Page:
Thread: Fighting rehearsals

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  1. #1 Fighting rehearsals 
    Senior Member Timothy Cook's Avatar
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    Learning that even if you've shot numerous action based scenes and edits in the past, going into a new genre it helps to rehearse camera moments and to have a decent knowledge of the sport or action you're shooting. :P

    Here is a quick edit I threw together from one of the (fight choreograph) rehearsal days for a Sci-Fi fighting short I'm working on. First time filming and directing fighters. Fun times...!

    Just BTS rehearsal footage/edit. Filmed all on the BMMCC and Ronin M. All lighting was natural from large window gym front. I used Frank's Instant C Lut (with linear adjustment) to try it out for fun. I like it.

    https://vimeo.com/228775255



    Side Note: Filmed in RAW with the Micro and the corduroy GI material wasn't the nightmare I thought it was going to be. Moire' bit me a couple of times, but for the most part I was pleasantly surprised!
    Last edited by Timothy Cook; 08-09-2017 at 03:10 PM.
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  2. #2  
    Tough looking girls! As a stunt performer first and someone who got into cinematography after, for things like this I prefer to go handheld and with a monopod. The ronin doesn't follow fast enough to keep everything in the shot without being too wide or having a 2nd operator. A big part of action is capturing the wrecks and falls, and if they go out of frame you might as well have a pad there. Also this looks more like a sparring session. I didn't see much choreography in there (unless the scene is a grappling scene in a dojo or some other setting), and when choreographing fights usually you wouldn't want one performer to completely stack the other one. Every shot, every movement of the camera is for a purpose to help tell the story of the choreography, and to advance the story of the scene.
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    Senior Member Timothy Cook's Avatar
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    Quote Originally Posted by GeranSimpson View Post
    Tough looking girls! As a stunt performer first and someone who got into cinematography after, for things like this I prefer to go handheld and with a monopod. The ronin doesn't follow fast enough to keep everything in the shot without being too wide or having a 2nd operator. A big part of action is capturing the wrecks and falls, and if they go out of frame you might as well have a pad there. Also this looks more like a sparring session. I didn't see much choreography in there (unless the scene is a grappling scene in a dojo or some other setting), and when choreographing fights usually you wouldn't want one performer to completely stack the other one. Every shot, every movement of the camera is for a purpose to help tell the story of the choreography, and to advance the story of the scene.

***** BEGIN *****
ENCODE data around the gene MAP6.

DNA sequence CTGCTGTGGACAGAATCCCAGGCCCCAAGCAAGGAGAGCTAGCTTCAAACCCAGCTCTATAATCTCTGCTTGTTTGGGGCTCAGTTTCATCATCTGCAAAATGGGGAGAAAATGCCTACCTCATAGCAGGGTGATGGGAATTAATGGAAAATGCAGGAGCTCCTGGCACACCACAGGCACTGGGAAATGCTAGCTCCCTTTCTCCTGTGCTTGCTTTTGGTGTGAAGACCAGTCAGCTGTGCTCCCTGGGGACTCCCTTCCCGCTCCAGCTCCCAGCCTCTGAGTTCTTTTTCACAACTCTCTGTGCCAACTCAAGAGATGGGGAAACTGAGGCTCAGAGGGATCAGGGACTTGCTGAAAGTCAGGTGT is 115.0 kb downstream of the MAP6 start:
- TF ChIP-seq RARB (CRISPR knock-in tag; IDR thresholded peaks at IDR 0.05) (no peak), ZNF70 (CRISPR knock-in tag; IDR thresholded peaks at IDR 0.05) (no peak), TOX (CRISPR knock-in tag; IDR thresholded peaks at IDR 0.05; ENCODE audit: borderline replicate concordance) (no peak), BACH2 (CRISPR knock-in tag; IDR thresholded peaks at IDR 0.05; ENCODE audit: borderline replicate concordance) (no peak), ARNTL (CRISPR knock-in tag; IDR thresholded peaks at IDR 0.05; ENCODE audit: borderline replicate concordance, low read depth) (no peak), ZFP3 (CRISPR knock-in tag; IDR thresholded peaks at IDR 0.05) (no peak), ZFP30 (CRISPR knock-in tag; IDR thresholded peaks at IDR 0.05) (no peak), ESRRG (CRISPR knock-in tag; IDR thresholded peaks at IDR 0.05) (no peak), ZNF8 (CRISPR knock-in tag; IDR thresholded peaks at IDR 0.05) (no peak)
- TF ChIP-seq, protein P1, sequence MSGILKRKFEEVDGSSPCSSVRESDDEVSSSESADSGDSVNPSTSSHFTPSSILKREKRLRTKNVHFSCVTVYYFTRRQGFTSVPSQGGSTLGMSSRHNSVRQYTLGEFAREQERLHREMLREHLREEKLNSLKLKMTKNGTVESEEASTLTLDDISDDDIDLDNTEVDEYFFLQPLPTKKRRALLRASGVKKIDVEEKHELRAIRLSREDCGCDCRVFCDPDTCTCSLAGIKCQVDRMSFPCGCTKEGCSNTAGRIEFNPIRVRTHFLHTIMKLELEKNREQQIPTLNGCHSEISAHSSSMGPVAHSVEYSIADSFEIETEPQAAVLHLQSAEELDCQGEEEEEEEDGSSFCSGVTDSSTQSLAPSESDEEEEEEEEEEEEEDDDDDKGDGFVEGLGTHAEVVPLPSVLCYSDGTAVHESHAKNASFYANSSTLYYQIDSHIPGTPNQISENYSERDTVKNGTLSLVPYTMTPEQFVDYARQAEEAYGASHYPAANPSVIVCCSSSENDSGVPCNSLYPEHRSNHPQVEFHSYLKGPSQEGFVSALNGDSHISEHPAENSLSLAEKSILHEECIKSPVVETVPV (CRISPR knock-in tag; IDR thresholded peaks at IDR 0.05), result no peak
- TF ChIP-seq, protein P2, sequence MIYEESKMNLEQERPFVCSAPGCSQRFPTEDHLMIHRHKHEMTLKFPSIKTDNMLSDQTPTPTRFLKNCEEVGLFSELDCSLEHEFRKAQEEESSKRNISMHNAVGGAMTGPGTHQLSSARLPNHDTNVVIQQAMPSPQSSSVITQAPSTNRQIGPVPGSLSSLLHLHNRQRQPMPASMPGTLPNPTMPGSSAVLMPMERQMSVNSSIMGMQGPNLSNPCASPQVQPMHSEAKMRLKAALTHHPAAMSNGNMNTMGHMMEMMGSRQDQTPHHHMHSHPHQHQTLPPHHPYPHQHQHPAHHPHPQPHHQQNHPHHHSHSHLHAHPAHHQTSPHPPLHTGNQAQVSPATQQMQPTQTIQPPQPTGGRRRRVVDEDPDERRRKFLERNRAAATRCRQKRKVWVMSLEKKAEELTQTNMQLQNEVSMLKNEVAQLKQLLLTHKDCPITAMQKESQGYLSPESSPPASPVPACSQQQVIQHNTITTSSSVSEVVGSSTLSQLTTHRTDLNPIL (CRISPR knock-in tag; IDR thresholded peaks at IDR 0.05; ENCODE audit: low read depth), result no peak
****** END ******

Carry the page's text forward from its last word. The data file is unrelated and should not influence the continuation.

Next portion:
Hey Geran, thanks for the advice and knowledge with the genre. I use a lot of monopod shots in my other work and agree, but I'll be shooting some circling shots so I'll definitely mix the Ronin in for most of them. As for tracking the fighters, I'll just adjust the deadband (speed it up) and I should be fine. (things I leaned on day one of rehearsal :P ) I always have my deadband set for really really slow movements. But I can tell I need some practice with the fighters movements and timing to keep them in frame, from side to side. I'm also looking to make use of the Tilta follow focus when I get it.

    Yeah, the choreograph was just that (grappling) the moves that they are showing are actually what is written in the story and developed by our choreographer (at least for the small portion that I showed).
    Hand work to ground.
    Girl in white tries to escape and stand back up. (not a ground fighter)
    Girl in white gets lifted and locked up.
    Girl in white thinks she's got that move beat. (compensates for getting lifted and locked up)
    Girl in white gets flipped and locked up. .
    One fighter dominating the other is definitely part of the written story, during this small part of the script.
    There is more to this scene but like I said it was camera movement and fighting rehearsal day. Practice practice practice :P

    Thanks for the advice, post more tips when you think of them. I'll definitely try shooting some more with the Monopod and see how it looks. I've got a later scene in a warehouse with a concrete floor, and have scheduled several throws going on. So I'll have to shot with on longer lens to hide the pads like you mentioned. I may pick your brain when that time comes.
    Last edited by Timothy Cook; 08-09-2017 at 04:37 PM.
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